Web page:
Beyond Guilford: what the class of 2022 faces


    Guilford’s soon-to-graduate Class of 2022 faces both opportunities in jobs available but also setbacks from inflation to rising student loan rates.  Higher education for this year’s graduates will soon become more expensive than it already has in recent years, and this does not begin to  factor any tuition/fee increases budgeted by colleges and universities for the 2022-2023 academic year.

   One setback for this year’s graduating class looks to be certain about three weeks after the date of graduation.  Because the interest rates for student loans are based on the 10-year Treasury yield, the expected Federal Reserve rate increase could increase student loan rates from the current 3.06% to as much as 6%.  This will undoubtedly make affording higher education for graduates, who are already worried about taking on long-term debt equivalent to buying a car or even a mortgage down payment on a home.       

   The maximum loan amount allowed for a first-year, dependent undergraduate is $5,500.  If as expected, the rate rises in the next few weeks over 1-1/4%, the loan amount repaid will increase an additional $450 interest over the 10 years for the loan.  Fortunately for the Class of 2022, the cost of borrowing money for graduate school will rise over 3%, twice that for undergraduate students.  However, those new undergraduate students will see their interest climb from 6.28% to 7.66%, about a 1.4% increase.  If graduates take out the maximum $14,000 the Parent PLUS loan amount allowed, the student and or parent will pay an extra $1,200 in interest in loan payments.  

     First-year college students who plan to take on college debt might want to consider attending an in-state public university or college.  Although the $14,000 Parent plus loan maximum does cover the $9,400  average yearly tuition and required fees at an in-state public college, the average out-of-state yearly tuition/fees totals $13,000 (an average yearly total of $27,000) more than the $14,000 Parent plus maximum loan.  Private colleges and universities typically run more than $27,000 per year tuition/fees.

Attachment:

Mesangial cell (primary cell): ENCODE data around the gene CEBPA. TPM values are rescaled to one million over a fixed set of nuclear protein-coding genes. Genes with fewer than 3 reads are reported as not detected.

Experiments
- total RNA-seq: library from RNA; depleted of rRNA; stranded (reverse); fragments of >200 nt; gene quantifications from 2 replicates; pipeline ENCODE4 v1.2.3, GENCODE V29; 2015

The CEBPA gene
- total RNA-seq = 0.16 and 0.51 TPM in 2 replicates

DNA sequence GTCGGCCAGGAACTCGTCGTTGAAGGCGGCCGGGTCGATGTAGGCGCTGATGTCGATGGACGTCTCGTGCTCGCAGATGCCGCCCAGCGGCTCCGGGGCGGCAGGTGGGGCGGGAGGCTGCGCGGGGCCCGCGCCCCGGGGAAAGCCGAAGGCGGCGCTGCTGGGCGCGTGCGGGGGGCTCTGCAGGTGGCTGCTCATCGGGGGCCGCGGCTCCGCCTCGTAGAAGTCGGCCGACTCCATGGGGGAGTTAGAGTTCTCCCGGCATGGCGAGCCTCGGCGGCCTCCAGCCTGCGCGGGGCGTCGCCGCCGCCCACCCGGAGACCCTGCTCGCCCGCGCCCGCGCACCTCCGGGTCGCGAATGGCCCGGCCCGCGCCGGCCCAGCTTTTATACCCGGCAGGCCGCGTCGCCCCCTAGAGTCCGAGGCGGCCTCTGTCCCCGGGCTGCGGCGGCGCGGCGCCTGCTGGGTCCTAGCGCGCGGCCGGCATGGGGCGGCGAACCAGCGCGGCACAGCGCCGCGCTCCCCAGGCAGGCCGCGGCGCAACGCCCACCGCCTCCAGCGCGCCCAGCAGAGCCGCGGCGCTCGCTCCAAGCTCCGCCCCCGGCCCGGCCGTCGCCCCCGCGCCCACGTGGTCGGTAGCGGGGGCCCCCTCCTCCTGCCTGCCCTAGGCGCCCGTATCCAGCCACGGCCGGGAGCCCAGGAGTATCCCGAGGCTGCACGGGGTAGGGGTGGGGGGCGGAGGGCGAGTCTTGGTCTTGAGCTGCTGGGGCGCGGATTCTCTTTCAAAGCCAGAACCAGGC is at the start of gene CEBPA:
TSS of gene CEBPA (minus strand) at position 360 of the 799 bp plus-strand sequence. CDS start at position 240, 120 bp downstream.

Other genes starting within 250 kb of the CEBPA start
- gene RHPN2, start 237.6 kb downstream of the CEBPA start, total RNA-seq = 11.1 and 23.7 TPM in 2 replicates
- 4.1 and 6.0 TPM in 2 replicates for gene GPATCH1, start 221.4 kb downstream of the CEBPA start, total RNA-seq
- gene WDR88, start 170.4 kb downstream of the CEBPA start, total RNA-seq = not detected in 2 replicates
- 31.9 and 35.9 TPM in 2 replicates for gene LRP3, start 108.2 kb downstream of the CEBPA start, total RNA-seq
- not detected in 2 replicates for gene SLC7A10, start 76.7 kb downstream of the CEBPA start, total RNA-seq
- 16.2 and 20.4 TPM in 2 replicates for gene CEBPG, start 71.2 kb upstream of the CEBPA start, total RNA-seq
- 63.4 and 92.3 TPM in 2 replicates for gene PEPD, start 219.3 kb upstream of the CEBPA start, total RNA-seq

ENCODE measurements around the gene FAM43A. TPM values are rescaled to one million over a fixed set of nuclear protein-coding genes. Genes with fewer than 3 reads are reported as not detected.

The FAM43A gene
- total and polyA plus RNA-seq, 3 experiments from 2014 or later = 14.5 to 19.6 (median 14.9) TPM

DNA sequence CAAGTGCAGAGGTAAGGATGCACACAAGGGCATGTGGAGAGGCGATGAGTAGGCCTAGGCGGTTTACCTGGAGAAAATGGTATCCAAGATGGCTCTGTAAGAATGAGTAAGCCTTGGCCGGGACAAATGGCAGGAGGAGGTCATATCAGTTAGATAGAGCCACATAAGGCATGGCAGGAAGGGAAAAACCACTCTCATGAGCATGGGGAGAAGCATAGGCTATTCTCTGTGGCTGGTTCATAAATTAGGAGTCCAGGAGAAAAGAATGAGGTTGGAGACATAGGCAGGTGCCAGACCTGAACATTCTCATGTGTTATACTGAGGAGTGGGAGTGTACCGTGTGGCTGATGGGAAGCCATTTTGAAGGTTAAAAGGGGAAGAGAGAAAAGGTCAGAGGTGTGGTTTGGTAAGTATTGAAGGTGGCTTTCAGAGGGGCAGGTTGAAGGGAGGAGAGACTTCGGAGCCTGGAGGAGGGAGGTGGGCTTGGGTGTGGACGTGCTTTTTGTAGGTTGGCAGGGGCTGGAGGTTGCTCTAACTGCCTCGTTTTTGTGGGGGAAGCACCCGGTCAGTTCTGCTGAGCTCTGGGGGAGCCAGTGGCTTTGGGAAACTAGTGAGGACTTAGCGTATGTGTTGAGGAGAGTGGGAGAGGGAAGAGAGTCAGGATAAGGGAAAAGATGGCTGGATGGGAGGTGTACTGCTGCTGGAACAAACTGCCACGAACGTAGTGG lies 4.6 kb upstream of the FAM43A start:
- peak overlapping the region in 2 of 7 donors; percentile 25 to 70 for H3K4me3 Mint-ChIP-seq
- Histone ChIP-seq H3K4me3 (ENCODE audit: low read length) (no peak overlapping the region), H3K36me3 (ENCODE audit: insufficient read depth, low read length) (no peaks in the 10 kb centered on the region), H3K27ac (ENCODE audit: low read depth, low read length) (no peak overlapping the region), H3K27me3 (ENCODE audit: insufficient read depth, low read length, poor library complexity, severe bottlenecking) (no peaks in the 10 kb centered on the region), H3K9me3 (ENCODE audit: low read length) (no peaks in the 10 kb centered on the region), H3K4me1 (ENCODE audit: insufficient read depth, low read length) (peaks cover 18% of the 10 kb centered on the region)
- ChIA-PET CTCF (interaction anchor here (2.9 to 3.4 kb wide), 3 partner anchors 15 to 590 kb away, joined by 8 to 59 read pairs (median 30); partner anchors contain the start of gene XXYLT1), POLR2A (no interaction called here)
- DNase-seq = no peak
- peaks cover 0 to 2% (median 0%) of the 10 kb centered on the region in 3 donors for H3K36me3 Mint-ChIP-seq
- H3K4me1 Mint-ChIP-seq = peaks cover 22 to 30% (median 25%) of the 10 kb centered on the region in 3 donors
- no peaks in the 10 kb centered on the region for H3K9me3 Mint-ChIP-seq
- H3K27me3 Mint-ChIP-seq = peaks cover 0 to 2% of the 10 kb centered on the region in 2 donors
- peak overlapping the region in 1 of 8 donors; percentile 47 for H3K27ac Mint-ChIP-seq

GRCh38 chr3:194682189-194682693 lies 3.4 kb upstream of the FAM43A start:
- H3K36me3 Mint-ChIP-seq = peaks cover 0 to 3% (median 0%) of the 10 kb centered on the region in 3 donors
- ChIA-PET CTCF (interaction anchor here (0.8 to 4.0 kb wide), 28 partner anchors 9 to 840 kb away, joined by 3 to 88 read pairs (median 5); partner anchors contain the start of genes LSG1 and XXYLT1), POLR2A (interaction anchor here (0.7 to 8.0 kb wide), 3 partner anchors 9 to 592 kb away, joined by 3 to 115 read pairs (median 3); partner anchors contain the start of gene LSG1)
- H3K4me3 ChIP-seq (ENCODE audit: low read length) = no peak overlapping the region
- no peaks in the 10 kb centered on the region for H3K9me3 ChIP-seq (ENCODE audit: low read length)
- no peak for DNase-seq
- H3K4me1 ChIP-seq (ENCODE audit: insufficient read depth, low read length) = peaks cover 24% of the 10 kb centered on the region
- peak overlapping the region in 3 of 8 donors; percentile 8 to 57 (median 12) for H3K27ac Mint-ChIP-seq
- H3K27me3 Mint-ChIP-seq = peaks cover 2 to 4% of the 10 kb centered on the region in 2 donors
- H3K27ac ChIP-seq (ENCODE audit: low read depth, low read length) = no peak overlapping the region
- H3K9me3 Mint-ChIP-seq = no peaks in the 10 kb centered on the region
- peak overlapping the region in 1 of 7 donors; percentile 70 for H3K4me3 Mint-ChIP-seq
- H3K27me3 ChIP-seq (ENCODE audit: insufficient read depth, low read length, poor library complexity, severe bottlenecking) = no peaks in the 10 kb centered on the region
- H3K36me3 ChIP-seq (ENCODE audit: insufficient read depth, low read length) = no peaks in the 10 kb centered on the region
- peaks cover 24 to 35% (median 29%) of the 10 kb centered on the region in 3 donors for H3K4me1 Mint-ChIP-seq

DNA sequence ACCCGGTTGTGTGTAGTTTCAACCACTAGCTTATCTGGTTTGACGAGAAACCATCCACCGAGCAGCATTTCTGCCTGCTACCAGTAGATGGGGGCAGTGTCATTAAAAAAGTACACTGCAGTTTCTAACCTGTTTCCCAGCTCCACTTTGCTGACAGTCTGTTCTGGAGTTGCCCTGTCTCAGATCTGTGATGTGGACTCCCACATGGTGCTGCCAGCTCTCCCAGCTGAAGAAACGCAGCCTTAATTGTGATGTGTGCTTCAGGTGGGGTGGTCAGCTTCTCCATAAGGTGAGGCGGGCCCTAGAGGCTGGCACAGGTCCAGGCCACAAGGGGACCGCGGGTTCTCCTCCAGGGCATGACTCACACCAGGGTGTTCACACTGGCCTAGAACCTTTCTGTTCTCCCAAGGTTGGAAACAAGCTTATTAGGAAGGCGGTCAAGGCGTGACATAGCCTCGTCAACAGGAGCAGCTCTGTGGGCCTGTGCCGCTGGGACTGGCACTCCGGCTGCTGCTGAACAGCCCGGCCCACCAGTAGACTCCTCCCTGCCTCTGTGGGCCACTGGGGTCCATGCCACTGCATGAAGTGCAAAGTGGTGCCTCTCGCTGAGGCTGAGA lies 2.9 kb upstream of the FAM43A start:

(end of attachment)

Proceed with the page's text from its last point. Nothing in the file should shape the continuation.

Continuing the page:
Students who choose to no longer be listed as dependent on their parent’s income tax can borrow $4,000 more money for college, up to a maximum of $57,500, or $26,500 as an independent.  Other loans in addition to the federal student loans, are considered subsidized loans and are limited to a total of $23,000, for a grand total of $80,500 total for undergraduate loan debt.  

   Unfortunately, many students learn later that repayment of their federal student loans is guaranteed, meaning the students must repay the full amount and accumulated interest, regardless of income or employment status–quite literally payments from enrollment until grave unless repaid in full.  Although Congress and President Biden have discussed wiping out student loan debts, the repayment moratoriums have been only temporary.  Still, loans taken out for some for-profit colleges have been wiped out because of false and misleading employment information provided to the student.  Trump University was one of those for-profit schools, which students sued to get their loan money back.  

   None of these figures includes the room and board charges if a student lives in college housing.  The average room and board fees typically equal the tuition/fees charged.  This means a student who chooses to live in a college dorm will need almost $5,000 more from the parent’s savings.